“My idea was to have an orchestra in complete contrast to Disney’s. I saw Fantasia eleven times at the movies as a child. I loved the visuals but I didn’t really care much for the live-action sequences, the stylized orchestra, all the lights. It seemed too elegant, too refined. So to do something rather shabby and wacky, the exact opposite, I thought would work.”–Bruno Bozzetto
DIRECTED BY: Bruno Bozzetto
FEATURING: Maurizio Micheli, Néstor Garay, Maurizio Nichetti
PLOT: A film producer in an empty concert hall announces he will soon present something unprecedented and original—animations scored to classical music—and insists on continuing even after getting an angry call from Hollywood. An orchestra of old women is assembled and a cartoonist is released from a dungeon and ordered to draw illustrations in real time as the band plays. We then see the cartoons—a faun pining for a nymph, creatures that evolve from a coke bottle, the domestic fantasies of a stray cat—set to compositions by Dvorack, Ravel and others, with comic sketches set in the orchestra hall in between the featurettes.
- The phrase “allegro non troppo” is a musical direction literally meaning “fast, but not too fast.” “Allegro” also means happy, upbeat or cheerful in Italian, so the title could be read as a pun suggesting that the movie is lighthearted, but not saccharine.
- Animator Bruno Bozzetto began his career making shorts and commercials. In 1965, his West and Soda was the first Italian feature-length animation film in over twenty years.
- Allegro Non Troppo did not fare well in Italian theaters. According to animator Giuseppe Laganà, there were approximately forty people at the premiere: thirty of the cast and crew, five film critics, and only five paying customers. Bozzetto later complained that Italian audiences weren’t interested in seeing cartoons unless the name “Disney” was attached.
- The character the artist draws on a sheet of paper during dinner is Signor Rossi, Bozzetto’s most popular creation, who would have been familiar to Italian audiences (though not as familiar as Mickey Mouse).
INDELIBLE IMAGE: As tempted as I am to select the live-action scene of the gorilla attempting to do a Cossack dance in the orchestra pit, or the drawing of the boob tree (a tree with breast fruit hanging heavy off a nude torso trunk, as envisioned by a horny hallucinating satyr), I have to concede that the march of the mutating dinosaurs to Ravel’s “Bolero” is certain to be the memory that sticks in your mind’s eye through the years.
WHAT MAKES IT WEIRD: This compilation of animated sonatas featuring satyrs, devils and dinosaurs traipsing through colorful post-psychedelic landscapes might not have been odd enough to place the movie on the List of the 366 Best Weird Films of All Time if not for the equally bizarre black and white slapstick intermezzi featuring a sleazy promoter, a bully conductor, a harried artist and an all-female geriatric orchestra. It helps that the music is transcendent and the animation witty, but throw in a guy in a gorilla suit and the deal is sealed.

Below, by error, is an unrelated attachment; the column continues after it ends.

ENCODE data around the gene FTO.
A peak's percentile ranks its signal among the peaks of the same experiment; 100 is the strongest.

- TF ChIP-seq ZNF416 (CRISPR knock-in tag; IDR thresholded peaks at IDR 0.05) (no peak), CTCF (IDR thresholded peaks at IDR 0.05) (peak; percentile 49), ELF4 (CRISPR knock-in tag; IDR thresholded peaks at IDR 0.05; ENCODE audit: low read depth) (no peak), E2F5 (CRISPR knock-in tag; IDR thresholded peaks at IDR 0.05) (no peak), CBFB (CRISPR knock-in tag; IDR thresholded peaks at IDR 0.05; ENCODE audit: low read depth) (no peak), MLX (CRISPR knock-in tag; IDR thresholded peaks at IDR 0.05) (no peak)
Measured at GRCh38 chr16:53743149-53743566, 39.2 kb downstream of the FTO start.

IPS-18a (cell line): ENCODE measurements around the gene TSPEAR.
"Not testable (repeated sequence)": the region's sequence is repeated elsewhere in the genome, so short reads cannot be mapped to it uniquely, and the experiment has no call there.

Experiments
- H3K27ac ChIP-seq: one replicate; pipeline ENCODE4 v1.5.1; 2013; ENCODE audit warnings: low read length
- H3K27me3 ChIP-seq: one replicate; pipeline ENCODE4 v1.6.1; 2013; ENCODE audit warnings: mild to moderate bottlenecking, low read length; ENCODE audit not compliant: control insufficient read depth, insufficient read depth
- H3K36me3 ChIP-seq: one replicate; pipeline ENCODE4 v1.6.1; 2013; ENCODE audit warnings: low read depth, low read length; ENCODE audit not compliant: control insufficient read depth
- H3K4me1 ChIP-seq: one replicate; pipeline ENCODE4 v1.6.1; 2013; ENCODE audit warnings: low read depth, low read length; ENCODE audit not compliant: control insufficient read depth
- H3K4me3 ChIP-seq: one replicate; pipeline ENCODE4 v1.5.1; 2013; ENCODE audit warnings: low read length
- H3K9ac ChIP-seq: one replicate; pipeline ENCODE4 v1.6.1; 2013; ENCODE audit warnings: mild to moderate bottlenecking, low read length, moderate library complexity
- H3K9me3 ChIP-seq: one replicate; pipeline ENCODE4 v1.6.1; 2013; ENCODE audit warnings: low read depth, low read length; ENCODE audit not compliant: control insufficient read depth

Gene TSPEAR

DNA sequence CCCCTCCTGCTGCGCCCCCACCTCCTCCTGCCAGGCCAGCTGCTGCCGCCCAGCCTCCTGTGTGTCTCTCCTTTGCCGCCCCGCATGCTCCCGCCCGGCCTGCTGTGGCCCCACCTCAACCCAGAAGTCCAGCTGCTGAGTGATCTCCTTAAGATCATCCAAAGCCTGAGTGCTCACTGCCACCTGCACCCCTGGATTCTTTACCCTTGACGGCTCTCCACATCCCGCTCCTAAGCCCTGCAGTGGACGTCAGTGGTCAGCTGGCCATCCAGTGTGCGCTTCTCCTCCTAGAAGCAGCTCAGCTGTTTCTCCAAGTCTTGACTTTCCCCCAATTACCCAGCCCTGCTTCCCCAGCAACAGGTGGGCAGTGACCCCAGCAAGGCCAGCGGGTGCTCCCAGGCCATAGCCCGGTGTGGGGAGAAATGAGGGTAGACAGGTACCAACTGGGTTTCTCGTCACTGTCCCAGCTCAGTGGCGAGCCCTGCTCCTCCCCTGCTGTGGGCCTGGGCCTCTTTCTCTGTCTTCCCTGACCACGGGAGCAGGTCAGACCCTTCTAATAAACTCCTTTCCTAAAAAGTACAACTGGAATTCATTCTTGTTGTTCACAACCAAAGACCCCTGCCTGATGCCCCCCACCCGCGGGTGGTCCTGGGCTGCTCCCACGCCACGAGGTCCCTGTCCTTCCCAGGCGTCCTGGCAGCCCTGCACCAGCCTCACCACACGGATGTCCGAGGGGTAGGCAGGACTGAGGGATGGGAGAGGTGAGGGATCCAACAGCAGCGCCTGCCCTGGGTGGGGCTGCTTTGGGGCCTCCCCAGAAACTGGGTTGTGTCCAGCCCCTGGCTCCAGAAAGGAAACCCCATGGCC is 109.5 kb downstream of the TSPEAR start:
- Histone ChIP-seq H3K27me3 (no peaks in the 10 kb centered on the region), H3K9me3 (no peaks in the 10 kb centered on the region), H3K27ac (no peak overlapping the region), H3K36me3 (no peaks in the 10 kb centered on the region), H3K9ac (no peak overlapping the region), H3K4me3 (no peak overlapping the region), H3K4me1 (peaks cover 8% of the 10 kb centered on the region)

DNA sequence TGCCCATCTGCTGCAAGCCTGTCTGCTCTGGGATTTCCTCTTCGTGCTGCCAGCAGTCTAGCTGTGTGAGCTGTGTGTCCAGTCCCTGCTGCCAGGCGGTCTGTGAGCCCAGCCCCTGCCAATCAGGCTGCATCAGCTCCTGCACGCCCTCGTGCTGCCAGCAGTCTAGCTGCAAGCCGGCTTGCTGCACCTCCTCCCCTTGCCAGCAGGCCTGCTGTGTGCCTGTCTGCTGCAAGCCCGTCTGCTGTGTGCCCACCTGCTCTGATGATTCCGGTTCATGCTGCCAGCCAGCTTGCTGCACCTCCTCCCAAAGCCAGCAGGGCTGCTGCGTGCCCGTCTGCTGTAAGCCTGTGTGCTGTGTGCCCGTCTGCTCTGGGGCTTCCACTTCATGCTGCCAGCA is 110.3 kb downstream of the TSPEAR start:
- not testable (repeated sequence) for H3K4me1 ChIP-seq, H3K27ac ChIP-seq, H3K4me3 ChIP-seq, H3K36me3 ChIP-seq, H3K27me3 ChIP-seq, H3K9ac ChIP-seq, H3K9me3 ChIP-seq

Italian DVD trailer for Allegro Non Troppo
COMMENTS: Bruno Bozzetto very wisely addresses the surface similarities between his movie and Disney’s more famous animated classical music showcase, Fantasia, right up front. Allegro Non Troppo‘s producer, a Philistine promoter who wears a flamboyant paisley sports coat, has never heard of it, or of “Prisney” or “Grisney.” (Later, we find out he also doesn’t know who composed Ravel’s “Bolero”). He assures us that what we’re about to see is an unprecedented synesthesic experience, a chance to see music and hear drawings. With his debt to Disney acknowledged and out of the way, we can get on to enjoying a completely different take on the idea of illustrated music. Where Disney was innocent, Bozzetto is sexy; yet, while being more adult, he’s simultaneously more whimsical than the sometimes self-important Fantasia. Part of the difference in approach comes from the difference in resources. Whereas Fantasia was clearly a massive collaboration encompassing many different styles of animation and storytelling, Allegro Non Troppo bears the stamp of a single author throughout. (Actually, Allegro credits twenty-nine animators, which sounds like a lot until you compare Fantasia‘s count of well over one hundred). Allegro‘s illustrations look like pastel colored pencil sketches, as opposed to Disney’s glowing cell-animation canvases. While Fantasia is doubtlessly the more impressive and (I think) the better work, there’s something charming about Allegro Non Troppo‘s smaller scale and its cheerful willingness to stand in the giant’s shadow.
The informality of the humbler Allegro is reinforced in the host segments; in Fantasia, a formal orchestra is briefly seen in regal silhouettes. In Allegro we are first introduced to the money-grubbing producer, then the dictatorial cigar-chomping conductor, who brings in an orchestra of old women dressed like flappers (they play instruments like the slide-whistle and the mandolin). The ladies are kept caged like cattle when they’re not performing, while the animator is found hanging from irons on the wall of a dungeon. These backstage scenes (which are presented in black and white to contrast with the color animations) are full of slapstick routines, like the fact that the animator can’t keep his inkwell from sliding off his tilted easel. At one point, without explanation, a gorilla invades the set; this sequences ends, somehow, in a dance number, while it snows in the orchestra pit. The put-upon animator is asked to improvise all of his sketches in real time; fortunately for him, he is also able to bring his doodles to life and use them to bedevil the conductor, whose foil he quickly and happily becomes. All of this is presented with the utmost silliness, and the frequent violence is performed with the seriousness of a Three Stooges routine. Even beating up grannies is lighthearted fun in Allegro Non Troppo.